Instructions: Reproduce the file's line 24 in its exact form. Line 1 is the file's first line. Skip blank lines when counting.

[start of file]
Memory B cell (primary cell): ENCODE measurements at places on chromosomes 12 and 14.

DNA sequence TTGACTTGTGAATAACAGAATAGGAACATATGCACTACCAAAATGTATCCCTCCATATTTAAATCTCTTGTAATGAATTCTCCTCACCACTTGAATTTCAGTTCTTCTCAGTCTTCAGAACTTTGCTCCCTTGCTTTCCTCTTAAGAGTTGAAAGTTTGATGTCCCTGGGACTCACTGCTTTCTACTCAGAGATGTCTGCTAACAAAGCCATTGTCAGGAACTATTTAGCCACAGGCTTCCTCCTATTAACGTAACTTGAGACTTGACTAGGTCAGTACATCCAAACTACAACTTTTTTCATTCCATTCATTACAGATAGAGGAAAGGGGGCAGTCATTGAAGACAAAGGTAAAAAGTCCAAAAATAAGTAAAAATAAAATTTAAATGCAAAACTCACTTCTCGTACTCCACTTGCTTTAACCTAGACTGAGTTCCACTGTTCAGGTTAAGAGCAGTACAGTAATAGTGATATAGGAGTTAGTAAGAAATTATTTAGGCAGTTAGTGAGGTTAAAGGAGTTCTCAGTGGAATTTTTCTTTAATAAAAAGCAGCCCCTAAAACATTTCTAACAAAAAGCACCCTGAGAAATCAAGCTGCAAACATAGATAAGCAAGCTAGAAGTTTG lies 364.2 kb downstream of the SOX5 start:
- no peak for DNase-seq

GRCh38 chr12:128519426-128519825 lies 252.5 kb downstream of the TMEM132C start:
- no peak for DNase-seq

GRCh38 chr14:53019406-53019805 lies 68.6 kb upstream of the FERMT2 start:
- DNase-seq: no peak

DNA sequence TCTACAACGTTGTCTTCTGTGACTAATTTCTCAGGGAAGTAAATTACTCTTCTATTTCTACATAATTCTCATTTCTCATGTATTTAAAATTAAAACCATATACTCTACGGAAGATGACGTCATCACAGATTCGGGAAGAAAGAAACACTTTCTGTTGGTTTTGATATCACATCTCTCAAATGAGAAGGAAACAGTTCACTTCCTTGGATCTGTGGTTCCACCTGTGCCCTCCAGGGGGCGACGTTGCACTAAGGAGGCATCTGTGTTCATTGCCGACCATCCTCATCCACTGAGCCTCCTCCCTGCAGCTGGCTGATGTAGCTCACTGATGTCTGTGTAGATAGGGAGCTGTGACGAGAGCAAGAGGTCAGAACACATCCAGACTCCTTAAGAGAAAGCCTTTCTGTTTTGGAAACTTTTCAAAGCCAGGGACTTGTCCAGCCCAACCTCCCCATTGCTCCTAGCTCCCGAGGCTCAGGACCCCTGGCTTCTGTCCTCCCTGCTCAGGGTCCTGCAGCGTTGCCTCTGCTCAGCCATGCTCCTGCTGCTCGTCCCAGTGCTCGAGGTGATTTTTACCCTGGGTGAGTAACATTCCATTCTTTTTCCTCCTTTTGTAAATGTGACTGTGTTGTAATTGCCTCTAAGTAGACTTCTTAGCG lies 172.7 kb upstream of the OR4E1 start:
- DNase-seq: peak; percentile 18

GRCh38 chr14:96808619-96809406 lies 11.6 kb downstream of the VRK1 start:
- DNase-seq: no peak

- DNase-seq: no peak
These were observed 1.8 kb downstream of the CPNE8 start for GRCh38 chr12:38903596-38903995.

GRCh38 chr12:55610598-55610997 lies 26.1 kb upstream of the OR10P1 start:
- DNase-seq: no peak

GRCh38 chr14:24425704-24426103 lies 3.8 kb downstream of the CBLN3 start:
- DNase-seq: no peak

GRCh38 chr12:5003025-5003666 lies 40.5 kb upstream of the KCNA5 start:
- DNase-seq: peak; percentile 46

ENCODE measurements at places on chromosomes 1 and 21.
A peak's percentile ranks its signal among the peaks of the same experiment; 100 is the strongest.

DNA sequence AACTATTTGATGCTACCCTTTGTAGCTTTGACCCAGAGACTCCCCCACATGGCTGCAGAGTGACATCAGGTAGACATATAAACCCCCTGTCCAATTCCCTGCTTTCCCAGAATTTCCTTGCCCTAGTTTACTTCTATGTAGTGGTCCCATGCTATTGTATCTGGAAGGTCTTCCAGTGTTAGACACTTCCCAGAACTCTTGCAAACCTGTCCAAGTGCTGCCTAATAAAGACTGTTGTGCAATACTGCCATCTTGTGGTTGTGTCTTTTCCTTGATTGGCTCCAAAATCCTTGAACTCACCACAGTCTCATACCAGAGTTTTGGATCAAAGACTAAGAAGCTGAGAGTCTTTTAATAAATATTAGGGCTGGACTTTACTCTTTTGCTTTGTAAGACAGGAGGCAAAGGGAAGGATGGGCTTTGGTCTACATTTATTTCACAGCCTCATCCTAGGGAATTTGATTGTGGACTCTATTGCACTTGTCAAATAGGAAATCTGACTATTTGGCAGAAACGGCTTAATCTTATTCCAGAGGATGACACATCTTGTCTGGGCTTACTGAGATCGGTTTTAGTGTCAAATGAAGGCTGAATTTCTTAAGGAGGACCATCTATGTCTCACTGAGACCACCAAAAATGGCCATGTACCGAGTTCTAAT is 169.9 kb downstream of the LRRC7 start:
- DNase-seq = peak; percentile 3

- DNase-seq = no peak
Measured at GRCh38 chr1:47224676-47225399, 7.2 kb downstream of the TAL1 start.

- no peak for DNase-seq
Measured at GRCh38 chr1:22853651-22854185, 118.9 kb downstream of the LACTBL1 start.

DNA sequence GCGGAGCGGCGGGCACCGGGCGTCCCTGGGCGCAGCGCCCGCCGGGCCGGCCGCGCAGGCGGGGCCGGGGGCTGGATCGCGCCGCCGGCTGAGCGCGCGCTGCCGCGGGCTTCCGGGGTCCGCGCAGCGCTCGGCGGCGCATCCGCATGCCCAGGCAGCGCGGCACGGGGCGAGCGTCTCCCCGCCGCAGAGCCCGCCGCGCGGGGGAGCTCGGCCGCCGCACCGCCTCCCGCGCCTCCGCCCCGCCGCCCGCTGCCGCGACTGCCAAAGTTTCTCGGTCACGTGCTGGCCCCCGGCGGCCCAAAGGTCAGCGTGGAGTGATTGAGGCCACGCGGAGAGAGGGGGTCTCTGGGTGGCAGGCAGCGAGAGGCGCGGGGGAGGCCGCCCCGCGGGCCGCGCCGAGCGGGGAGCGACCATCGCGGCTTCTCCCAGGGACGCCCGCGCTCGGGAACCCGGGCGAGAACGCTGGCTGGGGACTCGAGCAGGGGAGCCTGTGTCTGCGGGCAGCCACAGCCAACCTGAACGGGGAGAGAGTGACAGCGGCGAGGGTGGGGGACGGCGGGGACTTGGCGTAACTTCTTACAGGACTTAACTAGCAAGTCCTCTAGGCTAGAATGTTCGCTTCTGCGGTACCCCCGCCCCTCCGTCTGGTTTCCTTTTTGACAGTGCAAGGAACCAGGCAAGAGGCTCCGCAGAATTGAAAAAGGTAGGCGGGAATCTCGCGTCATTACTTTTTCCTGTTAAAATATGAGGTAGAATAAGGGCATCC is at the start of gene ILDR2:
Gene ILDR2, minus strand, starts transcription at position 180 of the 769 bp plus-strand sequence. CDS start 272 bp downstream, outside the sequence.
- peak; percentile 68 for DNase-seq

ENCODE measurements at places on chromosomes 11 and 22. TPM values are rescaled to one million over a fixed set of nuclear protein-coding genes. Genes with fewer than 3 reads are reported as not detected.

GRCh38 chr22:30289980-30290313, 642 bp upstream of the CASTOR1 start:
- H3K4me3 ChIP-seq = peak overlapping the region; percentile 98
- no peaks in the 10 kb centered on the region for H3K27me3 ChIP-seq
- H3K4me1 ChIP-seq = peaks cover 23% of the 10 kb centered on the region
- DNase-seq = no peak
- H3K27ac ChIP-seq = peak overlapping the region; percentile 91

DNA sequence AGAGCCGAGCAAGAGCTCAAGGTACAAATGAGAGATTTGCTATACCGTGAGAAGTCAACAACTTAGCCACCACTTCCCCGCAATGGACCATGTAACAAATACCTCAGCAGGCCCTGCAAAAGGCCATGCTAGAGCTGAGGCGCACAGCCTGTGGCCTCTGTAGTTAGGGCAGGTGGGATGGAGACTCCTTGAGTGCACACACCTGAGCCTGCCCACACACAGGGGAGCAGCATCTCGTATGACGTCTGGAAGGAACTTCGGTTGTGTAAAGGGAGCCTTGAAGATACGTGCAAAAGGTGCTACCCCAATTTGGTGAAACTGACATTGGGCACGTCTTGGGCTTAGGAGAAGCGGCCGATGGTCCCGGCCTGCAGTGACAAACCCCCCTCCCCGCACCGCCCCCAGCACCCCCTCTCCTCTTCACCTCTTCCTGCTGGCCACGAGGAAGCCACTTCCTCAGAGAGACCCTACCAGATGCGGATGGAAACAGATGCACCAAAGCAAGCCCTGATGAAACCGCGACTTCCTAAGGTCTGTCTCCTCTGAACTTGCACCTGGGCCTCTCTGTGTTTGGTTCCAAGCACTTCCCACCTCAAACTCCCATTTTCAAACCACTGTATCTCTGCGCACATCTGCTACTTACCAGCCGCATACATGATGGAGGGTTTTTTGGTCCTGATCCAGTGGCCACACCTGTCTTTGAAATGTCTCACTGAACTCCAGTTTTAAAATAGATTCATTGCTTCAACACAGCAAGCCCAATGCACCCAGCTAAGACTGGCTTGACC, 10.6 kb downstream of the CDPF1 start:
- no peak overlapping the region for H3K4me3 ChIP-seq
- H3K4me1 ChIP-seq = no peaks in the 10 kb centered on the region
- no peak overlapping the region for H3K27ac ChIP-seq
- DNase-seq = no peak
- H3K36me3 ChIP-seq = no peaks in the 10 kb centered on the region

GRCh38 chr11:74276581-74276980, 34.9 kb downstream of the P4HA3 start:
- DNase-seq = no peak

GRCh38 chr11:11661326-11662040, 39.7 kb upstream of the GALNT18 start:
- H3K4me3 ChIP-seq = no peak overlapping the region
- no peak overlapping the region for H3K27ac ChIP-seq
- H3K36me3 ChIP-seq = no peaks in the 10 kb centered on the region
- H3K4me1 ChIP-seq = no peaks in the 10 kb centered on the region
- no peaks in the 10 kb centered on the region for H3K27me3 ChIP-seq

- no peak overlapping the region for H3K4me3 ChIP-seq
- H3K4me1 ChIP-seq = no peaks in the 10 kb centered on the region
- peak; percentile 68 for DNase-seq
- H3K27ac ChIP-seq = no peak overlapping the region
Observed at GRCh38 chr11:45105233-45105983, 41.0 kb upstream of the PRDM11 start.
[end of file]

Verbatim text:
- DNase-seq = no peak